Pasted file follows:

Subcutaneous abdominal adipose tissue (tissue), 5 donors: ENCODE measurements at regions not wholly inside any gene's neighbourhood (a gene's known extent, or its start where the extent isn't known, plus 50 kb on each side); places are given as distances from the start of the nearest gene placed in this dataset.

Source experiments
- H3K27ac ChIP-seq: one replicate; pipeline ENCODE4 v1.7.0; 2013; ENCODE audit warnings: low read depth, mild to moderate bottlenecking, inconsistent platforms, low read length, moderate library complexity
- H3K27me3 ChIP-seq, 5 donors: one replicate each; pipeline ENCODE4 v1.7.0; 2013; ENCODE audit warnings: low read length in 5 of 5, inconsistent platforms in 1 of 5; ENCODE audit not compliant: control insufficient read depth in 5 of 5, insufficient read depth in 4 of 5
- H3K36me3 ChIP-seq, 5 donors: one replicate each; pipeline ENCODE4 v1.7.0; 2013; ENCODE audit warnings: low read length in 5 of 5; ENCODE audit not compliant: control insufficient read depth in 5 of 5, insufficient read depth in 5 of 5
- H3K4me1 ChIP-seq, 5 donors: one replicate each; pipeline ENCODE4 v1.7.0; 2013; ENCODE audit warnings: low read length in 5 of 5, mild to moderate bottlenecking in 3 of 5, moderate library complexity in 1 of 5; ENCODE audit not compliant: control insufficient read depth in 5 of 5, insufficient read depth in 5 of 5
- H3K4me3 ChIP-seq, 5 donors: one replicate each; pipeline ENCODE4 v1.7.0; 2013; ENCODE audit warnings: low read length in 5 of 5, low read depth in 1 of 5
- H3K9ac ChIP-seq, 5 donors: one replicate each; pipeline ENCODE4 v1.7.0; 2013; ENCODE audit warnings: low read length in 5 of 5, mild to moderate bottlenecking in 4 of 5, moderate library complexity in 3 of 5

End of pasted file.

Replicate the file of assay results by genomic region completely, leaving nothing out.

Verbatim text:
Subcutaneous abdominal adipose tissue (tissue), 5 donors: ENCODE measurements at regions not wholly inside any gene's neighbourhood (a gene's known extent, or its start where the extent isn't known, plus 50 kb on each side); places are given as distances from the start of the nearest gene placed in this dataset.

Source experiments
- H3K27ac ChIP-seq: one replicate; pipeline ENCODE4 v1.7.0; 2013; ENCODE audit warnings: low read depth, mild to moderate bottlenecking, inconsistent platforms, low read length, moderate library complexity
- H3K27me3 ChIP-seq, 5 donors: one replicate each; pipeline ENCODE4 v1.7.0; 2013; ENCODE audit warnings: low read length in 5 of 5, inconsistent platforms in 1 of 5; ENCODE audit not compliant: control insufficient read depth in 5 of 5, insufficient read depth in 4 of 5
- H3K36me3 ChIP-seq, 5 donors: one replicate each; pipeline ENCODE4 v1.7.0; 2013; ENCODE audit warnings: low read length in 5 of 5; ENCODE audit not compliant: control insufficient read depth in 5 of 5, insufficient read depth in 5 of 5
- H3K4me1 ChIP-seq, 5 donors: one replicate each; pipeline ENCODE4 v1.7.0; 2013; ENCODE audit warnings: low read length in 5 of 5, mild to moderate bottlenecking in 3 of 5, moderate library complexity in 1 of 5; ENCODE audit not compliant: control insufficient read depth in 5 of 5, insufficient read depth in 5 of 5
- H3K4me3 ChIP-seq, 5 donors: one replicate each; pipeline ENCODE4 v1.7.0; 2013; ENCODE audit warnings: low read length in 5 of 5, low read depth in 1 of 5
- H3K9ac ChIP-seq, 5 donors: one replicate each; pipeline ENCODE4 v1.7.0; 2013; ENCODE audit warnings: low read length in 5 of 5, mild to moderate bottlenecking in 4 of 5, moderate library complexity in 3 of 5